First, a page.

Il a de petits chiens
Hi can someone expalin to me why the "De" does not become "des" like it does with Ils ecrivent des lettres
When you have an adjective which comes before a noun, the "des" becomes "de".
E.g. des chiens, de petits chiens Des lacs, de beaux lacs.
There's no logic underpinning it, just one of those things that must be memorised!
There are two "des". They look and sound the same, but they're different. One means "some": you have 'un oeil' (one eye), 'une heure' (one hour), but 'des yeux' (some eyes) and 'des heures' (some hours). The second "des" is "de" + "les" = "des", which means "of the" ("the" being plural). So if you want to say "I speak of time" you would say "Je parle de temps", but if you wanted to say "I speak of the times" you would say "Je parle des temps". Hope this makes sense!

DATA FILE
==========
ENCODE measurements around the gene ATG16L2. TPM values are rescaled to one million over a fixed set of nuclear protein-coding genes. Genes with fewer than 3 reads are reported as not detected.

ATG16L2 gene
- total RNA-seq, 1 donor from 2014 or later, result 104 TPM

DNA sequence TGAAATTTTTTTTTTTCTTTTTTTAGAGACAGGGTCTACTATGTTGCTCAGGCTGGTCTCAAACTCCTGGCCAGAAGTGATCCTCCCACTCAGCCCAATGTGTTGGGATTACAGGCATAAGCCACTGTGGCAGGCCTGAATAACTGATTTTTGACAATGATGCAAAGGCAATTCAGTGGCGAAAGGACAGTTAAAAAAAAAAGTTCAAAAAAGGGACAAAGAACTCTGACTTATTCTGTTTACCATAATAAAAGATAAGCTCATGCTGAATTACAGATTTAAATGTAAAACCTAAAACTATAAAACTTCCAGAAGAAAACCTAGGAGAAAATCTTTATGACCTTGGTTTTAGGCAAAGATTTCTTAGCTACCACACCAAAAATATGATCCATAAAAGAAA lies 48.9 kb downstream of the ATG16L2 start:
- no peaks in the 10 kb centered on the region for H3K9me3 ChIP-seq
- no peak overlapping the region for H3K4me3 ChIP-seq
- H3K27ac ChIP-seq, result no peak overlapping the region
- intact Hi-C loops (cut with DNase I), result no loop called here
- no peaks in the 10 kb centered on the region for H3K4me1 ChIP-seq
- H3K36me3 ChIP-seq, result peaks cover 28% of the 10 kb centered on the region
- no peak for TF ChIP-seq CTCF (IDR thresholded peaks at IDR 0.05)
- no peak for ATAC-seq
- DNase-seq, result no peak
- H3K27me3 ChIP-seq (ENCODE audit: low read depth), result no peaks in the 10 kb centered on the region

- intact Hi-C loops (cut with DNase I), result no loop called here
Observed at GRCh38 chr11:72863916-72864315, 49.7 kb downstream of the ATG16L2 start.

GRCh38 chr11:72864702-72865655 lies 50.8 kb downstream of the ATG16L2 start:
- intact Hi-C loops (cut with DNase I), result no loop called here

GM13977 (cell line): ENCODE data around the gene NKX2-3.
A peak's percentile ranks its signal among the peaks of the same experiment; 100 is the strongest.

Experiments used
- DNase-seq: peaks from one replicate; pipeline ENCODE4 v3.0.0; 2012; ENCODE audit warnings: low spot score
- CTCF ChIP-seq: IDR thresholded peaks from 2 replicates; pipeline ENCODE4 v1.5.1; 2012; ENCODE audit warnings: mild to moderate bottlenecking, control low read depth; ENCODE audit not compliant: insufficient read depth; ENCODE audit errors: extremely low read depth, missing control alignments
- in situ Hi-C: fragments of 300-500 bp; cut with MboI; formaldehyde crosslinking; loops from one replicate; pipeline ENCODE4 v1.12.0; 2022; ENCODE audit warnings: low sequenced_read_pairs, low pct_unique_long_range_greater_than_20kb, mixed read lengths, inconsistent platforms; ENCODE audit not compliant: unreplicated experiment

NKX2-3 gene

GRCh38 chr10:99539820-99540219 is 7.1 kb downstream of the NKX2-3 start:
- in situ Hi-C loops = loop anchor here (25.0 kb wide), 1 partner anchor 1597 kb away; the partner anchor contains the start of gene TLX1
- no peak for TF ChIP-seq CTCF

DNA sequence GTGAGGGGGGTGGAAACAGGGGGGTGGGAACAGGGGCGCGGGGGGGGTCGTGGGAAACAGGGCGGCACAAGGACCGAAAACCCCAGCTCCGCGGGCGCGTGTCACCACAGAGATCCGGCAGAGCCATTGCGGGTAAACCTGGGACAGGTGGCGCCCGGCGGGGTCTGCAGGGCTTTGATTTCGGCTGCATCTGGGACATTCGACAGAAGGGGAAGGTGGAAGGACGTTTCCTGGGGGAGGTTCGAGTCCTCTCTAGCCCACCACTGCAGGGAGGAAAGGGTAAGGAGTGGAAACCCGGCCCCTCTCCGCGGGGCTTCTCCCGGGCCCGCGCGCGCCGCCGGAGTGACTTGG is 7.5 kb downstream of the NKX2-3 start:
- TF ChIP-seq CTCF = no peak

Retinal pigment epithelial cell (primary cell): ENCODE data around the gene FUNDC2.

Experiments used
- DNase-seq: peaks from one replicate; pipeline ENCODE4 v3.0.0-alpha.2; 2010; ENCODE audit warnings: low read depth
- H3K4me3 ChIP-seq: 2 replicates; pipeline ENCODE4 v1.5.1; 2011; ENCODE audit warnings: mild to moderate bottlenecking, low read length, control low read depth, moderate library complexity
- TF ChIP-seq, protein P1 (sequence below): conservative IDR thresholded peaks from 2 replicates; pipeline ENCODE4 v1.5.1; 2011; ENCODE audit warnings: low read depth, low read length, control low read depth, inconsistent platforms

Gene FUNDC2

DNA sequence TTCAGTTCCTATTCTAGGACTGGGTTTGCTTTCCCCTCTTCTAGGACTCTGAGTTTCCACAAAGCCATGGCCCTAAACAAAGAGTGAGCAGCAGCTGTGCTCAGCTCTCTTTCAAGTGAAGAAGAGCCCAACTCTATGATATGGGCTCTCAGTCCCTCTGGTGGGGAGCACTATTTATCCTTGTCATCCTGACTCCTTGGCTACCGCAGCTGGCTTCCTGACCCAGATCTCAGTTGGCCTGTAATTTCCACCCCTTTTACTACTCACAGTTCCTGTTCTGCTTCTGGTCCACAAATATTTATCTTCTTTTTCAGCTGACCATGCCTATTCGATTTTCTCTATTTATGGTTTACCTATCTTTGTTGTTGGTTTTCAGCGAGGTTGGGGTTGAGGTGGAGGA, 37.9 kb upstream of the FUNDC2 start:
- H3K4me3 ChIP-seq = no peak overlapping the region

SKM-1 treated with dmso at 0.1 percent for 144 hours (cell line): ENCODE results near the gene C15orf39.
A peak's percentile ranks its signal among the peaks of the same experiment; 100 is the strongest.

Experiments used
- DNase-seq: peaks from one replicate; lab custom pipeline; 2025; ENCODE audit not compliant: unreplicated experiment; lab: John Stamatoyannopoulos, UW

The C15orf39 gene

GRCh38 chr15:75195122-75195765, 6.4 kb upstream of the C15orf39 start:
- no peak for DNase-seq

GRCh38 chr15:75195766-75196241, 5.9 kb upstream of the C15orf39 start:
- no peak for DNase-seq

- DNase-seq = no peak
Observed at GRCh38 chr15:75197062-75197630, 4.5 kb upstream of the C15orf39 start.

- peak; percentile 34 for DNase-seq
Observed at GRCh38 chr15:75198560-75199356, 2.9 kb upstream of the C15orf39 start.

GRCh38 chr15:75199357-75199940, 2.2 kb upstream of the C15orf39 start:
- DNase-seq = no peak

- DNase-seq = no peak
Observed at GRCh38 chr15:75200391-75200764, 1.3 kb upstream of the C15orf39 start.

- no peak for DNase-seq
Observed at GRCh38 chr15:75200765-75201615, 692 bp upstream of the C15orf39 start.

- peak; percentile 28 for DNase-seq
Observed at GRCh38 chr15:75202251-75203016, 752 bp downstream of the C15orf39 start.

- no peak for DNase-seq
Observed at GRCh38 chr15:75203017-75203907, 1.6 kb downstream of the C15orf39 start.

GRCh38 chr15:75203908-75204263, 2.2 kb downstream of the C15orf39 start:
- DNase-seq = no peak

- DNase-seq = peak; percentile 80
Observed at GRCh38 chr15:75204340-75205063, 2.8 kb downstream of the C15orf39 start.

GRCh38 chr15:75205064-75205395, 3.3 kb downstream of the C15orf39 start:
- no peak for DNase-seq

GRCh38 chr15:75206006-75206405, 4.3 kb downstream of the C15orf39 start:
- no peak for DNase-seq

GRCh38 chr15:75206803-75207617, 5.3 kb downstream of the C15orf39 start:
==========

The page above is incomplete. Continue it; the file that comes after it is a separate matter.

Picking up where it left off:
I read in other places that this rule is used in more formal settings but colloquially people often use "des" even when the adjective comes before the noun.